6. An example of a character who did not have a journey: Tom Hanks' character in "Castaway." I watched that whole movie, thinking that he would somehow change or grow. He didn't. He merely survived. The ending was such a letdown I thought, "Gee, I just wasted 3 hours of my life."

  7. In fiction in general there are two types of stories - Ones where the character needs to change, and ones where they need to stay steadfast. In the first the character is resisting the change or trying to figure how they need to change. In the other character is being tempted to change.

    Do you think that fantasy stories always need to be about change? Can anyone thing of an example of a good fantasy story where the main character need to stay steadfast?

  8. Lord of the Rings - Frodo needed to not give in to the temptation of the One Ring.

  9. If we are going to satisfy our readers, we must complete the character arc. We do not live in a vacuum. Everything that happens to us changes us.

    Doug, ALL stories are about change. Sometimes, the change is significant. Sometimes, it's not. A character can be steadfast but still experience change.

    Christine, I have to disagree about Frodo. He DID give in to the temptation of the ring. Hence, putting it on his finger and declaring it his own. If not for Gollum, who was the character that did not change, Frodo would have been totally lost.

    I believe, Sam didn't change much, either.

    I agree to a point about Cast Away (yeah, it was MUCH too long). Tom Hanks' character HAD to experience SOME change. Unfortunately, for us, it was SO internal, we didn't see it. That's why authors need to complete the character arc.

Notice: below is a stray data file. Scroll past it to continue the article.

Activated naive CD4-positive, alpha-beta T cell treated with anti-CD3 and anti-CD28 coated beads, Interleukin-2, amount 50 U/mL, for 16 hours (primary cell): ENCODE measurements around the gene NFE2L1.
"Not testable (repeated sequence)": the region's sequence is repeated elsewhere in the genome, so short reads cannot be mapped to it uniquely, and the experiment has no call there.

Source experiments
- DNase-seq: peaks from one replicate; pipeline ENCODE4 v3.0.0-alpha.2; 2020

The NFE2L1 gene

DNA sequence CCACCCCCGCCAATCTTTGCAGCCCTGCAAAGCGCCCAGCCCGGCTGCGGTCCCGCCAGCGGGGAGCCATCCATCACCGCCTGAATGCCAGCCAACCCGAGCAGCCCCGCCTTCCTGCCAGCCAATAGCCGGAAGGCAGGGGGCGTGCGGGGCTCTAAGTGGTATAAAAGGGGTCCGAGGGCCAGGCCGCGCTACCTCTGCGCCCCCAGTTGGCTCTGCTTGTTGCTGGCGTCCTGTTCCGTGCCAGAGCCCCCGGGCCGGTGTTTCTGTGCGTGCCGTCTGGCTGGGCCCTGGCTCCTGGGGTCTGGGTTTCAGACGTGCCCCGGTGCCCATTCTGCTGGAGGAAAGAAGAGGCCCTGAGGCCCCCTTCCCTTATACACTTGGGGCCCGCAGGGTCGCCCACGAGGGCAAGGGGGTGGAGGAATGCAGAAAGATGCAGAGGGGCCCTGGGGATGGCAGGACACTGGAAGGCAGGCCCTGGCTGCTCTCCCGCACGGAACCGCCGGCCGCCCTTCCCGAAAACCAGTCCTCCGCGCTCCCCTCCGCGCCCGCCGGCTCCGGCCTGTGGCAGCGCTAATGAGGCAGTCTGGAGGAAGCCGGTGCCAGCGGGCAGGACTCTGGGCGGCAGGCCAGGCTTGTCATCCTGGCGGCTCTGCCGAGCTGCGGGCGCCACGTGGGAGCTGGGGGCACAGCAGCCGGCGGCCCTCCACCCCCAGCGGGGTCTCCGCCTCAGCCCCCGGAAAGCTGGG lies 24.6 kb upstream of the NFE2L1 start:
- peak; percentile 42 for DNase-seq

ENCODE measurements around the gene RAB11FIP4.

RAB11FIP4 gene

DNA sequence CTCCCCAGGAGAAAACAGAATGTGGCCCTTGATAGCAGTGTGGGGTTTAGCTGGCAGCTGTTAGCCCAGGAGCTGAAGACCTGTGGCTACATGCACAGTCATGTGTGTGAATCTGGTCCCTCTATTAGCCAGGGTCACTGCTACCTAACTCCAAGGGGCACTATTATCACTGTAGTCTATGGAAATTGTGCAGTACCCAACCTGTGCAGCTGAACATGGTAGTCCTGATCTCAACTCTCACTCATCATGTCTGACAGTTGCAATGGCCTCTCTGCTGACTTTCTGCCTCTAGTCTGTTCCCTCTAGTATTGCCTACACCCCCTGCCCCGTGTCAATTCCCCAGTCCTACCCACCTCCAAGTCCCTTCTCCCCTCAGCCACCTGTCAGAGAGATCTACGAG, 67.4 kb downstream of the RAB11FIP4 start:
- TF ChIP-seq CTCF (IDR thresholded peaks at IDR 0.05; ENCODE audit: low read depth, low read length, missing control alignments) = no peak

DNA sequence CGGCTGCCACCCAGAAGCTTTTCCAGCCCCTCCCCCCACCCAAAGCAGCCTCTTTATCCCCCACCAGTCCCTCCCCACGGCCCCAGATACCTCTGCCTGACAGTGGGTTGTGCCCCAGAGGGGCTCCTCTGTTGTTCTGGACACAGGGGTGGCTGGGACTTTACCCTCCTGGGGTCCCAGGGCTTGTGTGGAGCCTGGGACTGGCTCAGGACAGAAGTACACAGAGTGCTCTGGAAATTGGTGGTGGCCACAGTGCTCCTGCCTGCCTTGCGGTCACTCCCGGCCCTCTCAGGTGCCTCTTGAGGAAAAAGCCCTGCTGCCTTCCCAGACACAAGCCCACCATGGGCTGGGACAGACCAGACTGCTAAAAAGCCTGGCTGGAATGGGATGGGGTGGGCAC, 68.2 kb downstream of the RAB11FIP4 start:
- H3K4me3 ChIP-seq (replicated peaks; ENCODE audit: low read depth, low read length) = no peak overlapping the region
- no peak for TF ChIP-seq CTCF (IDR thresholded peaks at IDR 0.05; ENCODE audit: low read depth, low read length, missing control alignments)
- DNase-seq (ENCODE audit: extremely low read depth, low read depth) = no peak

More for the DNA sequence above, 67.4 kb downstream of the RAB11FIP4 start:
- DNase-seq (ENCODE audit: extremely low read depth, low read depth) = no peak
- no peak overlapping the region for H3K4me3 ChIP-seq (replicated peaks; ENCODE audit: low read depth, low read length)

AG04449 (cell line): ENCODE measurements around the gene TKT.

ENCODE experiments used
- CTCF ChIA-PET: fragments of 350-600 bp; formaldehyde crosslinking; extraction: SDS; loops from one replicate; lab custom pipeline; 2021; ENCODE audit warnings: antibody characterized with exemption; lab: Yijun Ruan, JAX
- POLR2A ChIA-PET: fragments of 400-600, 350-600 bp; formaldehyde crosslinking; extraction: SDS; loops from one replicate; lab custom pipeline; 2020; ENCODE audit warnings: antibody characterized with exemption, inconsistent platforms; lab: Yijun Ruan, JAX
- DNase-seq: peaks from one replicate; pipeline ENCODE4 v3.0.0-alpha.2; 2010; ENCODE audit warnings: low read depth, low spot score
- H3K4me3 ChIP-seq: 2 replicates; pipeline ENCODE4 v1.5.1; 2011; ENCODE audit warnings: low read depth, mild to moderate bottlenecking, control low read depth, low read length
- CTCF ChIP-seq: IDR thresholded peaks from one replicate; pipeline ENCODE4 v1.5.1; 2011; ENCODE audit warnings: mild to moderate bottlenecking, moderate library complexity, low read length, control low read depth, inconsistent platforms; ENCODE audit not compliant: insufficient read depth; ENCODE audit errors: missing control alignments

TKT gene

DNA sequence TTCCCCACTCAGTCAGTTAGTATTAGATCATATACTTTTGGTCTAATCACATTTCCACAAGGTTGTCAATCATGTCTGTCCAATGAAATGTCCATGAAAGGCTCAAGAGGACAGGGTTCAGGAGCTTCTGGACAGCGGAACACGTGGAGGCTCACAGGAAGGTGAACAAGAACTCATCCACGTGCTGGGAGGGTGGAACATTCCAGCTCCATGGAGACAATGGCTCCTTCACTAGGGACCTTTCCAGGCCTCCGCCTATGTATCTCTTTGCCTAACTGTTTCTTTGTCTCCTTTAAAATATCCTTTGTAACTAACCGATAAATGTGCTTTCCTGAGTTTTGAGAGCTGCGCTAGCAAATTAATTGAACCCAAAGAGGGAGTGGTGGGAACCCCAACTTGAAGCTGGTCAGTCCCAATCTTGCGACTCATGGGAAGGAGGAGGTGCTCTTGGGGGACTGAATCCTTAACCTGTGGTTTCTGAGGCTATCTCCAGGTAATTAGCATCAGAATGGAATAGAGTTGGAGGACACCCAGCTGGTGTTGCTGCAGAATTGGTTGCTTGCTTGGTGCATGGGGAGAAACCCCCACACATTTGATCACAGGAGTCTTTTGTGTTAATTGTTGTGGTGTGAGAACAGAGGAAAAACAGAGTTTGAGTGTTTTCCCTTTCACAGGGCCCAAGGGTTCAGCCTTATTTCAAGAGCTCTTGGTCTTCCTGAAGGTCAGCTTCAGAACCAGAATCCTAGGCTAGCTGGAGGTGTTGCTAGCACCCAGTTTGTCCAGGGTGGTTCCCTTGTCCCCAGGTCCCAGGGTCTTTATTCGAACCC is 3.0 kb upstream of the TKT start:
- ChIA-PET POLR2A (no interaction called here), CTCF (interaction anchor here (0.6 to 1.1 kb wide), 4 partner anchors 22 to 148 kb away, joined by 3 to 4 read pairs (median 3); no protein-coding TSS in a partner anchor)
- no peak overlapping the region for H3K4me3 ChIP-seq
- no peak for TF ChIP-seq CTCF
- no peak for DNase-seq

A couple of great examples of incredible character arcs are the movies, Autumn in New York and The Bucket List. Check them out and see what I mean. Totally satisfying endings, too.

  10. Yes, Pam, Frodo did give in, in the end. But that was a failure on his part. Your question was an example of a plot in which the character is supposed to resist change.

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  12. That's true, Christine. Still, I believe Frodo experienced huge change ... internal, of course, because we didn't really SEE a change in the movie. It's more apparent in the book, though.

  13. He certainly is transformed by the experience of enduring so much hardship. But the basic plot hinges on him basically remaining the good, true person that he is. In fact, the whole story is about remaining steadfast in the face of great evil. Some are more steadfast than others, and in that sense it is a character study.

    My favorite part is when Gandalf observes about Sauron that "he is in great fear, not knowing what mighty one may suddenly appear, wielding the Ring... That we should wish to cast him down and have no one in his place is not a thought that occurs to his mind. That we should try to destroy the Ring itself has not yet entered into his darkest dream."

    I love this story because the good guys win only by being good. They aren't exceptionally clever or strong, just good.

  14. Yes!! I totally agree ... I've often asked the question, why do the good guys have to save the day by lying, cheating or stealing? Can't they simply do what's right and still win?

    Tolkien was a genius.

  15. In Anne of Green Gables, she doesn't change, but changes the people around her. Well...she might change a little, but I don't know, because it takes her until the second book to forgive Gilbert!!!

    Danielle again . . .

    I agree that most heroines/heroes, sound go through SOME sort of change, whether it be in perspective, personality, so on. I think it's possible to have a character not change, though.

    Maybe . . . .

  16. Oh great, it moved my Danielle again to the middle of the page!!! Computers ...grrr....